Melissa Breau: I was looking at it while prepping questions, and it does look like it would be a lot of fun to play. And really useful, too, because I think it's easy to get stuck in a rut when you're proofing behaviors and proof the same things over and over again instead of experimenting a little bit. For those who choose to up the stakes, there are additional rules. Do you want to share a little about that, about the alcohol or shot edition?

Chrissi Schranz: There's a drinking game version of the game, where you take a shot every time your dog struggles with a behavior or every time you land on a certain field. Depending on the poison you pick for yourself, this can certainly be fun. You can play with other people. You don't have to play by yourself. You can play with friends and their dogs.

Melissa Breau: I love that. I think it adds a neat twist to things.

Chrissi Schranz: Oh, it does, yes. Also, the more alcohol is involved, the more rewards you're supposed to give your dog. You might become sloppy in terms of cueing, or you may not be able to speak clearly anymore, so we pay better.

Melissa Breau: Right. One last question that I'm asking all my guests lately: What's something that you've learned or been reminded of recently when it comes to dog training?

Chrissi Schranz: Last week, Mick reminded me how incredibly adaptable the average dog is. As I said, I think he hadn't walked in the city or been around strangers for the first two years of his life, and you'd think that means he would always struggle with certain situations, but that's not what happened.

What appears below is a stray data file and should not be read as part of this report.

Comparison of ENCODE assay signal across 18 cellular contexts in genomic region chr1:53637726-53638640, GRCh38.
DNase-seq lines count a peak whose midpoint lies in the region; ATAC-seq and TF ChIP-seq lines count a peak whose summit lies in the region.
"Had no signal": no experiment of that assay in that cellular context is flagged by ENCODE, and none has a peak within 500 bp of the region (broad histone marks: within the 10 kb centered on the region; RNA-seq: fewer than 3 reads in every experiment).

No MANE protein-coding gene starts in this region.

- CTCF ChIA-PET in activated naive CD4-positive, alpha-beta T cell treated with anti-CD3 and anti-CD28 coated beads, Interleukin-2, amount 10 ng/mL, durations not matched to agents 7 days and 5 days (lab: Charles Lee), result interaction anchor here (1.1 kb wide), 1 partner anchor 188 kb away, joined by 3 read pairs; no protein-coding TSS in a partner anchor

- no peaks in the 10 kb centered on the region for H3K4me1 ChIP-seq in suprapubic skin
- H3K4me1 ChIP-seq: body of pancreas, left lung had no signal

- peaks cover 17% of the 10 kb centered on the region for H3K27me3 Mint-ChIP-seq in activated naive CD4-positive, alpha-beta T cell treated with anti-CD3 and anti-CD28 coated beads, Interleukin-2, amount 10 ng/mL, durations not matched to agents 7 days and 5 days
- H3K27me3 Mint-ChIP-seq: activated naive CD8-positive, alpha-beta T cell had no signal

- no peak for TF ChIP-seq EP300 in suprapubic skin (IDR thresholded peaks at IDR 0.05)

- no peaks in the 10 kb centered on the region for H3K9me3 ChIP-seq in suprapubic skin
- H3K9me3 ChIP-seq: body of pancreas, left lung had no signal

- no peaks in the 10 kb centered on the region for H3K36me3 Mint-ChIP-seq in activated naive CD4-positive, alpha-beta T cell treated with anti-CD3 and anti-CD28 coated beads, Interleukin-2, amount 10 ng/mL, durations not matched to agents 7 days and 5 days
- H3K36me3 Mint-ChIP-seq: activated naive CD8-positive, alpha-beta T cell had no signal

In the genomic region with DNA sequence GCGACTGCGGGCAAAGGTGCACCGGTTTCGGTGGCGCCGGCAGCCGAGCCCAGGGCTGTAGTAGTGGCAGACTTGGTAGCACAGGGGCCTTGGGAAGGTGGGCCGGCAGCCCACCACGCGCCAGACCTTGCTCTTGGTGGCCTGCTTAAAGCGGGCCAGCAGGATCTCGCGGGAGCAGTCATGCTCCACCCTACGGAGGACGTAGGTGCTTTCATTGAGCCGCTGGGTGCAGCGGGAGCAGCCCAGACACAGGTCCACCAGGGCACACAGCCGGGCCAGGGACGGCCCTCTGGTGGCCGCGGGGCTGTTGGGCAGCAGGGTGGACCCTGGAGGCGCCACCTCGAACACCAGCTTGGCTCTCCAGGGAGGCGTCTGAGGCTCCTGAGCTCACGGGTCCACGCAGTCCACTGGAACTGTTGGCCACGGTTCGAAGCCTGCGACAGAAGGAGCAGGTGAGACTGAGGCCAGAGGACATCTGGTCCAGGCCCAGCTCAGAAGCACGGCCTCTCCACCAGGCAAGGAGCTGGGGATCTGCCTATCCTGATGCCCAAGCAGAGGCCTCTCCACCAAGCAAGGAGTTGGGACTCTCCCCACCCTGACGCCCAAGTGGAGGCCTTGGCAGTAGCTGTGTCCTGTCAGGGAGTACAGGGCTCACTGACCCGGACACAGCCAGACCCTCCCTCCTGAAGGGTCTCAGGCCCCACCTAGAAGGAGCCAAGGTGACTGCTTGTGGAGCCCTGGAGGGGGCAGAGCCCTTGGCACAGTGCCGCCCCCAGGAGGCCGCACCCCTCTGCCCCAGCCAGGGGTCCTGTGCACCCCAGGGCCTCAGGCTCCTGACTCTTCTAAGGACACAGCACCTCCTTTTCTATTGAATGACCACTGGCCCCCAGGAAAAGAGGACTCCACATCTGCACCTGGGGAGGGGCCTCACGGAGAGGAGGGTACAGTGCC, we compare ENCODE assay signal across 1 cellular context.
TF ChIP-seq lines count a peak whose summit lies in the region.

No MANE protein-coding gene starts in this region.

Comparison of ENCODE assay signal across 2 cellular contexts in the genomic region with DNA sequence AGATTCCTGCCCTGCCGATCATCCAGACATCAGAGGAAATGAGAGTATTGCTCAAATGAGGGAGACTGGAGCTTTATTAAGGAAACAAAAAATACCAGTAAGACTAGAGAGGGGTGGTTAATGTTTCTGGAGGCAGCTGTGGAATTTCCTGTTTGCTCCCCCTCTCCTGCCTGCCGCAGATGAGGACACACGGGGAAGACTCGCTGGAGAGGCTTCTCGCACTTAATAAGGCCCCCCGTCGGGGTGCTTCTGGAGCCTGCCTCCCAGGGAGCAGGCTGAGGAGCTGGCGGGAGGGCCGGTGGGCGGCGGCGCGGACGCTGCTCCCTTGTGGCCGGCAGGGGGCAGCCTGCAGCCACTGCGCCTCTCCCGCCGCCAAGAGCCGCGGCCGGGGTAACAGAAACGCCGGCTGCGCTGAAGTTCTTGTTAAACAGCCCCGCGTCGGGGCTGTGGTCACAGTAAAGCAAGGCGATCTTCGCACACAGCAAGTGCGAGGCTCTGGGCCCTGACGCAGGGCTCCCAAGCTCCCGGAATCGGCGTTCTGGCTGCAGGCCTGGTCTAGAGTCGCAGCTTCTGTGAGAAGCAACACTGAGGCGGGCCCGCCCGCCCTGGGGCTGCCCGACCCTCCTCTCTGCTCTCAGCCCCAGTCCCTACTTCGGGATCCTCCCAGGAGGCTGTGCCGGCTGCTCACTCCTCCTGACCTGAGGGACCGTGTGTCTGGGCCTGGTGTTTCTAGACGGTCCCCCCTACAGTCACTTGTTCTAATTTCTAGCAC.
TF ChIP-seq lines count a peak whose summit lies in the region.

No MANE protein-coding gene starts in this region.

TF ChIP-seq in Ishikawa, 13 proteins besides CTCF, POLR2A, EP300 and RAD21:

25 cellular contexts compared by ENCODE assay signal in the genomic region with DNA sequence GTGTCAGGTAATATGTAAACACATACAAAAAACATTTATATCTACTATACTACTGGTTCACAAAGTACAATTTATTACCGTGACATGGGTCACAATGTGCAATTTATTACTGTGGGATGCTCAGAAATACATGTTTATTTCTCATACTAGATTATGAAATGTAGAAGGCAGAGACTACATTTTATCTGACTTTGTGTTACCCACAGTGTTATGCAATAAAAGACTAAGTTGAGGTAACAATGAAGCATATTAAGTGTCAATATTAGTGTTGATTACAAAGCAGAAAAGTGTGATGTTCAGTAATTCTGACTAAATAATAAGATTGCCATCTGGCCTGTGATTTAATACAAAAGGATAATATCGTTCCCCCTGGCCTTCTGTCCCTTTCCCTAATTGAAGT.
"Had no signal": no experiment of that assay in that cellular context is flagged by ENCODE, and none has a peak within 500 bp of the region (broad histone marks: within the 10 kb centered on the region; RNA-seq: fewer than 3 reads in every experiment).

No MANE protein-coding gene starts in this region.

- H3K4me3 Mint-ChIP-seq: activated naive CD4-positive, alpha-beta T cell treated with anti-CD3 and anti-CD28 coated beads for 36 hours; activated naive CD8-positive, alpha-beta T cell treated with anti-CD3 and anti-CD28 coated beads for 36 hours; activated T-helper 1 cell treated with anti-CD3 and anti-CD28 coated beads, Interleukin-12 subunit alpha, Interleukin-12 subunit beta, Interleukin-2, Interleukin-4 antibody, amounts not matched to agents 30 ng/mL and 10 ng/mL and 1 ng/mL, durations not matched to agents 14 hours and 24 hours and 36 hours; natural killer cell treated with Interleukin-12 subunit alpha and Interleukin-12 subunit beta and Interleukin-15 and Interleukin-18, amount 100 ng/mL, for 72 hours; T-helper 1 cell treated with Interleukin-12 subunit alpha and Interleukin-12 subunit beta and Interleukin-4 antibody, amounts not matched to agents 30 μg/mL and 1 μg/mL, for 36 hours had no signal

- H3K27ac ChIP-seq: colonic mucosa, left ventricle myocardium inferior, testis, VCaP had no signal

It took him a long time to trust the first new person after me, and then still a while to trust the second new person, but by the time his social circle had expanded to the third new person, he suddenly generalized that people maybe are not quite as scary after all. He's still a work in progress, but he has really impressed me.

I think, especially as dog trainers, we have to see the extreme cases, the dogs who aren't average dogs, the ones with serious behavior problems that don't just go away by casually introducing them to the scary stimulus. So it's really nice to be reminded that most dogs aren't extreme cases. Most dogs are masters of adaption and they will thrive in all kinds of environments, if we are patient with them and let them casually get to know the new stimuli.

Melissa Breau: I love that. I love that he's adapting so well. I think it's always good to stop and think about whether what you're looking at is normal or not so normal, and how to adjust your expectations based on that. So thank you. And thank you for coming back on the podcast Chrissi!

Chrissi Schranz: Thanks for having me. This was fun.

Melissa Breau: And thanks to our listeners for tuning in!

We'll be back next week with Megan Foster to talk about start and end of run routines for agility.

If you haven't already, subscribe to our podcast in iTunes or the podcast app of your choice to have our next episode automatically downloaded to your phone as soon as it becomes available. 

Credits 

Today's show is brought to you by the Fenzi Dog Sports Academy. Special thanks to Denise Fenzi for supporting this podcast. Music provided royalty-free by BenSound.com; the track featured here is called "Buddy." Audio editing provided by Chris Lang.

Thanks again for tuning in -- and happy training!